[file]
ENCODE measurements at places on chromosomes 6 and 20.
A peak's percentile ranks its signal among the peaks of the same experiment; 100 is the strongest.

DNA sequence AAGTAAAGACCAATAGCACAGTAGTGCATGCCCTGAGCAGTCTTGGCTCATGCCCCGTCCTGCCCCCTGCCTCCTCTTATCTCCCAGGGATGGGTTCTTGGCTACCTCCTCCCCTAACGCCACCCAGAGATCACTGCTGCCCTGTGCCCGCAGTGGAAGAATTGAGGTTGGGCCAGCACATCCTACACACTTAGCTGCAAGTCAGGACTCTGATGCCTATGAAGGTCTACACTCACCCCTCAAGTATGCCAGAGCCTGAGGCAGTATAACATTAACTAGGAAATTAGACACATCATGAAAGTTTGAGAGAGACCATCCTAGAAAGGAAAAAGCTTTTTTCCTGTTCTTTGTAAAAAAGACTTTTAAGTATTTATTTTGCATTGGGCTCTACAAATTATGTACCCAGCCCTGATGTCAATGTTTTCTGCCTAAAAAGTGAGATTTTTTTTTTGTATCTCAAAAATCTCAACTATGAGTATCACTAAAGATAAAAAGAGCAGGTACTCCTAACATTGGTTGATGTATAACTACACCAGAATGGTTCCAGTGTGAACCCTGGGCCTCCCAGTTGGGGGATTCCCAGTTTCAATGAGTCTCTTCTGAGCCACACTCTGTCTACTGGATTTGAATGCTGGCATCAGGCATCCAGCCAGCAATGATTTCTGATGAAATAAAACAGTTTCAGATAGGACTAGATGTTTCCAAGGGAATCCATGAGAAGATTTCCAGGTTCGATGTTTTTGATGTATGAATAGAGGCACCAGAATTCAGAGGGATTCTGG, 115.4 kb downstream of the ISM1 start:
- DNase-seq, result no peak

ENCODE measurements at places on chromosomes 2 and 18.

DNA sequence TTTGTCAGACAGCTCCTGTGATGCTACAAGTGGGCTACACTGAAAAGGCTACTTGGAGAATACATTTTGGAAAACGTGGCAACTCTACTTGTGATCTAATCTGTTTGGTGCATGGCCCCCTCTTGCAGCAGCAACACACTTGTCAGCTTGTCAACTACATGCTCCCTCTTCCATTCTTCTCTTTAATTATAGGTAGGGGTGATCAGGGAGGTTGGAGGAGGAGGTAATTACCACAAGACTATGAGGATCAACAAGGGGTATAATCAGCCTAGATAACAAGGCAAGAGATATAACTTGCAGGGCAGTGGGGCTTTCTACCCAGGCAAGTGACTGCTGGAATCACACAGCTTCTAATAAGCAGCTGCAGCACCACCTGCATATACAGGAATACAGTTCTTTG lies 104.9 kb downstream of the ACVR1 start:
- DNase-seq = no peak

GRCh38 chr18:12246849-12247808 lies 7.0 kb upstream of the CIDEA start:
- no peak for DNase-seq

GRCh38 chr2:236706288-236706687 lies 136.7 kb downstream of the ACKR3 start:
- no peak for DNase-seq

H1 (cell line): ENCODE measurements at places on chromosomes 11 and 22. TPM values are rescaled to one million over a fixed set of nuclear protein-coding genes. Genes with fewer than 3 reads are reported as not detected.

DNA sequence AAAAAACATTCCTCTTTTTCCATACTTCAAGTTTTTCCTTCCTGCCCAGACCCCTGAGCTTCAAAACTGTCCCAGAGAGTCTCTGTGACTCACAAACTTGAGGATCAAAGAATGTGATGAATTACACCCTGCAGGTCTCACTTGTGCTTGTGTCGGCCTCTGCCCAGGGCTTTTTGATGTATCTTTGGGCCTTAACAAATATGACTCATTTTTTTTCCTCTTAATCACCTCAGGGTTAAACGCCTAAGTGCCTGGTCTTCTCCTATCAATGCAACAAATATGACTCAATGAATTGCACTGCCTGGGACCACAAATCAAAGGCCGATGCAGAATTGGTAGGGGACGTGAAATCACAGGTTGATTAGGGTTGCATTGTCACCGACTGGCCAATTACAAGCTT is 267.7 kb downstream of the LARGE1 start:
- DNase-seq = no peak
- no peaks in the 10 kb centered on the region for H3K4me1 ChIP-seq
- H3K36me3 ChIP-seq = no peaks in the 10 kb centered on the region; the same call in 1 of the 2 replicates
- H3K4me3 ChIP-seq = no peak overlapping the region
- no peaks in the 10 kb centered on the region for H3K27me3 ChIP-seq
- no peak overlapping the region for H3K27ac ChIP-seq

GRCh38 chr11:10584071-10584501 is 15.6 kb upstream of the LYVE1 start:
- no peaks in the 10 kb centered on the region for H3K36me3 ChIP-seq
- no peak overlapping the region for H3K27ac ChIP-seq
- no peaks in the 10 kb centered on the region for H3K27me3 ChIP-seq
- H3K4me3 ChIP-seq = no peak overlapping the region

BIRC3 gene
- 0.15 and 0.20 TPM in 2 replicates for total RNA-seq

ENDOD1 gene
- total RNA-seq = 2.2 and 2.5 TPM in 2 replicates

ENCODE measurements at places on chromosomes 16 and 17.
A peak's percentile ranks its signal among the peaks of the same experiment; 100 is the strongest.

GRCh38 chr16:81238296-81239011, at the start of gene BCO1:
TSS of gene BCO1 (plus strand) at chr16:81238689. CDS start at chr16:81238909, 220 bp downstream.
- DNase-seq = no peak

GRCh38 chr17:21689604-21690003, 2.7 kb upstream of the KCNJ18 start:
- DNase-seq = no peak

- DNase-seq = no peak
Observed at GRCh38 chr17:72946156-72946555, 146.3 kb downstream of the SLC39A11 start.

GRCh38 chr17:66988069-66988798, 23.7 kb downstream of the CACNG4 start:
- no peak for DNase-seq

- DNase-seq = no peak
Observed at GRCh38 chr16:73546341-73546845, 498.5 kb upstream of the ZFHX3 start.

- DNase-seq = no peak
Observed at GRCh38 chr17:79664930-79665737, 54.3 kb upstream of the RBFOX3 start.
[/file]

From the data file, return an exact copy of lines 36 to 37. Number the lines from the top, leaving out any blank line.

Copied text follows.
- DNase-seq = no peak
Observed at GRCh38 chr17:72946156-72946555, 146.3 kb downstream of the SLC39A11 start.